What it’s like to work remotely

Sure, staying productive all day while still in your favorite jammies can be alluring, but there are downsides. A veteran of working remotely offers insights into its pluses and minuses.

It’s 5 p.m. on a Monday, and I’m still wearing pajamas, surrounded by a laptop, a dog and a bag of Chex Mix.

Three hours ago, I watched an episode of “Chicago Fire” while eating leftover pizza for lunch on the couch. I haven’t showered in a few days, and my neighbors probably wonder if I’m unemployed.

Sound appealing? You might enjoy being a remote worker.

Working from home might seem like a dream opportunity for people who have long commutes or young children or who hate early mornings. I thought I had hit the jackpot with a job at IBM that allowed me to work from home five days a week.

As of today, I’ve survived about 774 business days working remotely. As an extrovert, the past three years have been isolating and frustrating, though illuminating about my self-motivation. Remote workers are a special breed of employee, but it’s not the best situation for everyone.

Here’s how to know whether you can handle working from home-or things to which you can relate if you’re a remote worker:

1. You’ll have 10 pairs of the same comfortable pants. I have an entire drawer of yoga pants and another drawer of funny T-shirts like this one. That’s my work wardrobe. Yoga pants, T-shirt, laundry, repeat. When you sit all day and no one sees you, why not optimize your comfort level? I don’t know of many remote co-workers who get fully dressed every morning. It may be different for parents, but this single millennial woman is quite content with stretch pants and rolling out of bed five minutes before work starts.

2. Business travel requires a new wardrobe. Obviously, yoga pants aren’t appropriate for conferences and business meetings, but that’s what remote workers like me wear 90 percent of the time. How often do we wear the suits and dress pants in our closets anyway? All the snacking and sitting you’ll do at home may mean your old clothes don’t fit. I travel about three times a year, usually to Las Vegas for conferences, and I buy a couple of new outfits for each trip. Think of how much money I’ve saved by buying new business clothing only a few times a year.

3. You probably wouldn’t recognize your co-workers. You could pass your own manager in a crowd and not recognize her. People carefully select the headshots for their employee profiles and social media, and they might not look the same in person. At IBM conferences with over 20,000 attendees, I’ve probably walked past hundreds of co-workers without knowing it. We can’t spend all day looking at name badges, right? You can certainly build meaningful relationships with colleagues over the phone, email and instant message, but it still feels weird to struggle associating faces with names.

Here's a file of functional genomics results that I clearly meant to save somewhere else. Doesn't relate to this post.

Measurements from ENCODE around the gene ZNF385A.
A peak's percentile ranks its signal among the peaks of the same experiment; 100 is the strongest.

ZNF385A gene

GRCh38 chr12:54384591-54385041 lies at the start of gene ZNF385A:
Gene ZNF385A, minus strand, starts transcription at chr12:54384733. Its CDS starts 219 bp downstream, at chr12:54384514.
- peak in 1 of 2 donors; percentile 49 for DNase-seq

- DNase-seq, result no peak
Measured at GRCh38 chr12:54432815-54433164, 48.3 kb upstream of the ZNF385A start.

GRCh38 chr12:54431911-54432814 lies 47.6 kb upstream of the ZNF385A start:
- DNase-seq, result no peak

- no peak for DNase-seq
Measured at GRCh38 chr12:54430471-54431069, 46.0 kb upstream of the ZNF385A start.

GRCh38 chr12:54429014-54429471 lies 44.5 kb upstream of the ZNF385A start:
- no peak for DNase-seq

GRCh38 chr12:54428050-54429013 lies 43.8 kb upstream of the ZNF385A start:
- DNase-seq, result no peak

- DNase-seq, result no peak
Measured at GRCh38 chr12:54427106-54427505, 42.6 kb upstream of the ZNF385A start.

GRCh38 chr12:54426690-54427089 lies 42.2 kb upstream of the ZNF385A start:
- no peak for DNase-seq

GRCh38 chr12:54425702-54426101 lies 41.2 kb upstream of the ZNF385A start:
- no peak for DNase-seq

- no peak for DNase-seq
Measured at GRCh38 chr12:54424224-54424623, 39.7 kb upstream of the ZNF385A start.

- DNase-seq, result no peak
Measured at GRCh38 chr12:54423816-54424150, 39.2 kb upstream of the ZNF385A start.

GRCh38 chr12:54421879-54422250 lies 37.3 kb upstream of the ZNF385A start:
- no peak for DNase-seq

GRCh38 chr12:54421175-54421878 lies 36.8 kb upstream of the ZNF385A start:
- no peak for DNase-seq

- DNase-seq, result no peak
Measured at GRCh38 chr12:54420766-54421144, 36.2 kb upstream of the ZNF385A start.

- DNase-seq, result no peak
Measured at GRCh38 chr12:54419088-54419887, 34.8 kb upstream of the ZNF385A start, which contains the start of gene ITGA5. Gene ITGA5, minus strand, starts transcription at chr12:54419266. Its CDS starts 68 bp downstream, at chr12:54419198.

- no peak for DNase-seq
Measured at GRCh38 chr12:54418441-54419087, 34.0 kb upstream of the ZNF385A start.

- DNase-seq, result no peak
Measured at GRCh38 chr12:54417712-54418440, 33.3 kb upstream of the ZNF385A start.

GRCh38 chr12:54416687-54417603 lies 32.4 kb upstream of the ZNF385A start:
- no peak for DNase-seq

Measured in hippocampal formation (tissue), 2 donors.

4. Speakerphone and mute on your cell phone are your best friends. You’re bound to have to use the bathroom or have barking dogs, crying children or trash pickup occur during a conference call. In an office, such interruptions are rare; at home, they happen often. You’ll spend an insane amount of time on conference calls and on your mobile phone. Be prepared to cook breakfast while people jabber away on speakerphone, and to hear strange bodily noises from others who aren’t as quick to press mute. Here’s an accurate, hilarious representation of conference calls.

5. Your couch will have serious butt imprints. I’d guess that the average person sits on the couch for two to three hours a day after work. I spend eight to 12 hours a day on my couch, because it’s more comfortable than sitting at my desk. Shutting off work mode in your brain isn’t easy, because your environment stays the same. I work through the night more often than I’d like to admit, because it’s quiet and, being a night owl, I’m productive then. This means even more hours on the couch. I hope you have comfortable seating around the house, because your rear end is going to become well acquainted with the cushions if you work remotely.

In a few months, I’ll be done with remote working due to IBM’s co-location efforts. I’m excited about the prospect of in-person brainstorms, celebrating birthdays with cakes instead of memes, and happy hours with co-workers. My delivery friends will miss me, but my couch, waistline and brain will be happier with a more stimulating, active environment.

Remote workers, tell us: What are your favorite and least favorite parts about working from home?

A version of this article first appeared on LinkedIn. Amanda Tenedini is content marketing strategist for IBM.


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